In yesterday's NY Daily News the paper reported on the ongoing fight over the paucity of black firefighters in the FDNY. This is a battle that has been waged for over twenty years and, in spite of the efforts of advocates, the Department remains only about 3% Black. What has changed in the current episode of a decades long struggle is the probe launched into the racial disparities by the Department of Justice.
Everyone on both sides of the fight – the FDNY and the Vulcan Society alike – agree that this under-representation needs to be remedied. As usual, however, disagreements abound over the right approach to altering the glaring imbalance. The Vulcans appear to sanction some kind of quota system since they don't feel that the Department's written test is a fair measure of an applicant's ability to fight fires. As the Society's lawyer remarks, "The department has never proven a relationship between the skills measured by the written test and the skills required to be a good firefighter."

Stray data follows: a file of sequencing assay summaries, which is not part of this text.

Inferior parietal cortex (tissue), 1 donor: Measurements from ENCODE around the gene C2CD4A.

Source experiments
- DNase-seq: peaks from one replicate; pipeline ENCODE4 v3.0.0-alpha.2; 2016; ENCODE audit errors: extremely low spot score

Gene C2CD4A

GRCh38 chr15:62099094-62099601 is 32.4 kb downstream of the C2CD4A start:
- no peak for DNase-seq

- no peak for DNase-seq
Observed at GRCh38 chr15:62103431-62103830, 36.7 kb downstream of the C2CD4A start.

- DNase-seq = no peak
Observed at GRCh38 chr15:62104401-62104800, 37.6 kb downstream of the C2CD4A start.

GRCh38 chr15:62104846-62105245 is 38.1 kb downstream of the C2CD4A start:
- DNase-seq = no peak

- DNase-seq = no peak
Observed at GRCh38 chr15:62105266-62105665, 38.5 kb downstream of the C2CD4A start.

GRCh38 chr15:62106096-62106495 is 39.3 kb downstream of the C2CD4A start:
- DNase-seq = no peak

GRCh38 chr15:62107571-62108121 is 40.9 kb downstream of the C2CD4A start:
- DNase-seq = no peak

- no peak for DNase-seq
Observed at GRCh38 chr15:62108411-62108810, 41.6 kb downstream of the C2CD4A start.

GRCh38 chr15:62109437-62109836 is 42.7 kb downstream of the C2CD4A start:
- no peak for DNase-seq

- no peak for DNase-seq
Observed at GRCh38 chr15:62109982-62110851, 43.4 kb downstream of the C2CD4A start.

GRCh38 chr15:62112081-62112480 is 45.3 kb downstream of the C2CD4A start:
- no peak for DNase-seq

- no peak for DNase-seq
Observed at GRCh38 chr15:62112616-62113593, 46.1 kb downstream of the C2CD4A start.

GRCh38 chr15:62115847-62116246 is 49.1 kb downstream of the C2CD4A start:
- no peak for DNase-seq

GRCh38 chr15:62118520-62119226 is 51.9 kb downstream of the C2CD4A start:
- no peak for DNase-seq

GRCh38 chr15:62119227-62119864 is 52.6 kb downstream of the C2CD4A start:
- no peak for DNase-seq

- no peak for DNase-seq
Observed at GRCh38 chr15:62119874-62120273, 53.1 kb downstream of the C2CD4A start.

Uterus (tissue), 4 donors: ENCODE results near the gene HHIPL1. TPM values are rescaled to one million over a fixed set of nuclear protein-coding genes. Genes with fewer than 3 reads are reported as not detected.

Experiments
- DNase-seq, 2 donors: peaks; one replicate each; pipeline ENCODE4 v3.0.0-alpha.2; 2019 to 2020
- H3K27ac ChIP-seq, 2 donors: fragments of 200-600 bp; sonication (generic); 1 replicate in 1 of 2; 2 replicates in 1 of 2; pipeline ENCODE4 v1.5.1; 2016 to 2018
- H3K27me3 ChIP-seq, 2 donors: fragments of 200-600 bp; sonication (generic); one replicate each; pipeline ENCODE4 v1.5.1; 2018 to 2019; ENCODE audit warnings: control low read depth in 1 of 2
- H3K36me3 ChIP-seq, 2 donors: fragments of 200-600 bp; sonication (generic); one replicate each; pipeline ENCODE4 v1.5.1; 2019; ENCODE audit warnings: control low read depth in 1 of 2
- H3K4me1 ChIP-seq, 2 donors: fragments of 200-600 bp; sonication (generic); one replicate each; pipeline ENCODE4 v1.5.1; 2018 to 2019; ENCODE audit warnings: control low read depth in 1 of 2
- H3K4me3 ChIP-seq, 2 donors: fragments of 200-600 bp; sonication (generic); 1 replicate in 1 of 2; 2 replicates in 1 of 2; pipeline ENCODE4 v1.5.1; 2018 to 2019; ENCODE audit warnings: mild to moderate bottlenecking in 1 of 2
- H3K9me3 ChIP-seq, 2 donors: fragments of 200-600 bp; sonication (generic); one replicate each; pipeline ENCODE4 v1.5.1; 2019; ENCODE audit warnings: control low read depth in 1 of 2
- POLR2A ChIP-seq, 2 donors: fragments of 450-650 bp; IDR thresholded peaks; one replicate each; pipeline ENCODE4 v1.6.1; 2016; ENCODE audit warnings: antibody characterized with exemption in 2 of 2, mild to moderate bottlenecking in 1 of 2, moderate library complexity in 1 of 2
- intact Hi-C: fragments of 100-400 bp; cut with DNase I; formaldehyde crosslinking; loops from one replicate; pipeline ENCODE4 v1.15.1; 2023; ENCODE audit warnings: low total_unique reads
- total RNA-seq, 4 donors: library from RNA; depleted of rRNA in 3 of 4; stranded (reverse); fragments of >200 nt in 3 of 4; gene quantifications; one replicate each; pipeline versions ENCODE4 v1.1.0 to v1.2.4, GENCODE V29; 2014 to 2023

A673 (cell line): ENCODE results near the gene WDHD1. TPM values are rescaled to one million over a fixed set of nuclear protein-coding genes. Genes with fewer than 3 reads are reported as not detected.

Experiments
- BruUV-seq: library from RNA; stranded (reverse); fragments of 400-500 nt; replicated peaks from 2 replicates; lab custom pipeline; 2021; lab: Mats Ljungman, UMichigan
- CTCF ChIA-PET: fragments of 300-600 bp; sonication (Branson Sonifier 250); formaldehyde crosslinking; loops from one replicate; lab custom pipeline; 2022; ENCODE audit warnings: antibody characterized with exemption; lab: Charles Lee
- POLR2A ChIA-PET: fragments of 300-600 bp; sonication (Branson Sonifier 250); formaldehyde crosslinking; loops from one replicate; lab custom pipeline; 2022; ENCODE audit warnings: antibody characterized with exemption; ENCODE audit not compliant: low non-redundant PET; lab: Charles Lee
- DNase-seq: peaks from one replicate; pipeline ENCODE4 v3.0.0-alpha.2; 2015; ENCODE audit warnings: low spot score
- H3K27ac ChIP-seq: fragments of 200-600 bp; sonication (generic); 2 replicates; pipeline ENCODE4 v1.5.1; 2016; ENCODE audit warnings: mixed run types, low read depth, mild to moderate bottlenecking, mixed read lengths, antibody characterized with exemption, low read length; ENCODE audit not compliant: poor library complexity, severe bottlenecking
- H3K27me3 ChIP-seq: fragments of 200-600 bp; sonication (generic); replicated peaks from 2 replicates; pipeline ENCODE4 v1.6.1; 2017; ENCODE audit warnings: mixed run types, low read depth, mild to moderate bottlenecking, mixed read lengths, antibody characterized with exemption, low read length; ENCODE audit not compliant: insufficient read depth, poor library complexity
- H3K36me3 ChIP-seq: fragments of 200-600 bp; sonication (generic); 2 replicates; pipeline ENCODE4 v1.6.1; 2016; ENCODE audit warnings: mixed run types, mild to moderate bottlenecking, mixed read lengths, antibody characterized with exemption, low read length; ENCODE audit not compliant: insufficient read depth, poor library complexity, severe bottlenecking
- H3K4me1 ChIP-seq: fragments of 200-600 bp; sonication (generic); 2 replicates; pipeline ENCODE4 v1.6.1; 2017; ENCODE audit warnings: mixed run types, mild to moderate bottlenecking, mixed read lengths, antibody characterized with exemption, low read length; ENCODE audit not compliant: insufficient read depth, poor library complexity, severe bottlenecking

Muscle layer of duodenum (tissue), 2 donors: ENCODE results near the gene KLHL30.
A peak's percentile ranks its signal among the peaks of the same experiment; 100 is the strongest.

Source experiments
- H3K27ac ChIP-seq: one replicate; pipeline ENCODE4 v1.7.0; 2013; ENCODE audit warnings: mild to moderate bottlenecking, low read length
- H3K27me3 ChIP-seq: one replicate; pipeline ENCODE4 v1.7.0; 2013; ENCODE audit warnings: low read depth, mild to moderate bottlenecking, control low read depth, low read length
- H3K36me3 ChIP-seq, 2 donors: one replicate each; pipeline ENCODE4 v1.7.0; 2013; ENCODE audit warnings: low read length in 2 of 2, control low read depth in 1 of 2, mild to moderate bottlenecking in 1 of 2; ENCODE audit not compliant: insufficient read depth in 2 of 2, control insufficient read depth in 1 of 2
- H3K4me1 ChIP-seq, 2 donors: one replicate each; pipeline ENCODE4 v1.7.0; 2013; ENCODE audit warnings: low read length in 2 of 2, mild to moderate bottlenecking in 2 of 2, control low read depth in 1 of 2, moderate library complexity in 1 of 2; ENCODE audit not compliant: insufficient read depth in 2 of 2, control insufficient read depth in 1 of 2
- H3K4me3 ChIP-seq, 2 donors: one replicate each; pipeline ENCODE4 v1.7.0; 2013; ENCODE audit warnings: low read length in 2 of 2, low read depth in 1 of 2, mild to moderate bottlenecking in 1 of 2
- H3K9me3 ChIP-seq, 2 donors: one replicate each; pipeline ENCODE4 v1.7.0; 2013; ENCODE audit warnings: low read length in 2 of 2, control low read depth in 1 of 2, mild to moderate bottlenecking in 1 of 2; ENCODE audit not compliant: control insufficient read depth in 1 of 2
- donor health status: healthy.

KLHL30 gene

Surely, this is something that can be reliably tested and defended by the Department. More problematic is the assertion of the test's detractors that, "the test is inherently biased, because black applicants come from poor performing city schools." Even if true this fact has absolutely nothing to do with whether the test is or is not unfair.
All this does not mean that the FDNY has done all that it can to diversify the department. Clearly it has fallen short. Recruitment and test preparation is the key, along with the money needed to do this job properly. The last thing that should be done, however, is to water down the measures (written or physical) used to select this elite force. This would be a recipe for disaster.